US home goods retailer Bed Bath & Beyond is likely to file for bankruptcy protection as there is “substantial doubt about the company’s ability to continue” after sales floundered over Christmas-New Year. In a business update, the company said a turnaround plan initiated at the start of the third quarter with a refocus on merchandising and inventory control while strengthening its financial position had failed to deliver anticipated results. However, based on preliminary results fo
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lts for the quarter ending November 26, sales fell 33 per cent to US$1.259 billion reflecting lower customer traffic and reduced levels of inventory availability. A net loss of approximately $385.8 million was also registered.
Sue Gove, president & CEO at Bed Bath & Beyond, said: “Despite more productive merchandise plans and improved execution, our financial performance was negatively impacted by inventory constraints as we partnered with our suppliers to navigate both micro- and macro-economic challenges.”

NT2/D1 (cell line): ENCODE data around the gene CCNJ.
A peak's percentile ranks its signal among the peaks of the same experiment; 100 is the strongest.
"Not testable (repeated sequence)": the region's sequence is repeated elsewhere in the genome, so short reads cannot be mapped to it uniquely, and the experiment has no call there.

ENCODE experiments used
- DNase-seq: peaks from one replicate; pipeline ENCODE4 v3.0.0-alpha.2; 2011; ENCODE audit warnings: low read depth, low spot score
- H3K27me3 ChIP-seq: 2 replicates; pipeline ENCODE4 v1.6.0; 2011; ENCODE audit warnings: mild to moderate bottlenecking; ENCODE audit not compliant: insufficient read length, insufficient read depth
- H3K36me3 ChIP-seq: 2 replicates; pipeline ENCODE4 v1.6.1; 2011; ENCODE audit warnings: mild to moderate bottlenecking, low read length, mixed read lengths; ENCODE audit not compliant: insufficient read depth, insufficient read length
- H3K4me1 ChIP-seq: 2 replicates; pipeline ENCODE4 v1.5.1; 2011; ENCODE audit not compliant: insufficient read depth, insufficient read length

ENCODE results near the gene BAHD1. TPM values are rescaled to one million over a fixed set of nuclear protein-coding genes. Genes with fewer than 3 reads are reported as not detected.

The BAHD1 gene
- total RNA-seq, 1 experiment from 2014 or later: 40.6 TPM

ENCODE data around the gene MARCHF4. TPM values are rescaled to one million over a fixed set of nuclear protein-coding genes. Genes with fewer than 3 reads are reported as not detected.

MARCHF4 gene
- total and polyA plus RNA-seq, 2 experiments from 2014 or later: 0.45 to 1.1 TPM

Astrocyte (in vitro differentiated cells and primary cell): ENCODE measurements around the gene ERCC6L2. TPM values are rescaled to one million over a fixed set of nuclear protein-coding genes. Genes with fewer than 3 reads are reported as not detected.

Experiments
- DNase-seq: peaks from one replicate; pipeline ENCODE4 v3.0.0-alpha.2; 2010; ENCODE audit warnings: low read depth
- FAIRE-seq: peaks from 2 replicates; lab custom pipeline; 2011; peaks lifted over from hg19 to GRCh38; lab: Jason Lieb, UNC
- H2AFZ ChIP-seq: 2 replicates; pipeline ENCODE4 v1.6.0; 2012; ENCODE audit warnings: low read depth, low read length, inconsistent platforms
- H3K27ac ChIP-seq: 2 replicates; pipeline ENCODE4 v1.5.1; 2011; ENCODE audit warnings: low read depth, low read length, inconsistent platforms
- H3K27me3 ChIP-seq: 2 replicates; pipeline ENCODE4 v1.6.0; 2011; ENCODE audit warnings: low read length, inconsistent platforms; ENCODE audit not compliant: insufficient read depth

She added the company subsequently leveraged the liquidity gained from the holiday season to immediately pursue higher-in-stock levels to support key vendors.
“We continue to manage our financial position amidst a changing landscape and work with expert advisors as we consider all paths and strategic alternatives to accomplish our short- and long-term goals,” said Gove.
Liquidity ‘burnt through’
Neil Saunders, MD at GlobalData, said the business has “burnt through” most of its liquidity and will need to raise further funds to continue operating.
“Despite a desperate attempt to shore up finances and improve the customer experience, sales continue to slump and losses continue to mount. Put bluntly, the business is moving at rapid speed in the wrong direction with bankruptcy the most likely destination.”
The company informed investors that it continues to consider all “strategic alternatives” including restructuring or refinancing its debt, selling assets, seeking additional equity capital and obtaining relief under the US Bankruptcy Code, though the measures may not be successful.
According to Reuters, the company has interest payments on roughly $1.5 billion of bonds which are due February 1. It will likely be skipped to conserve cash triggering a 30-day grace period before the entity defaults.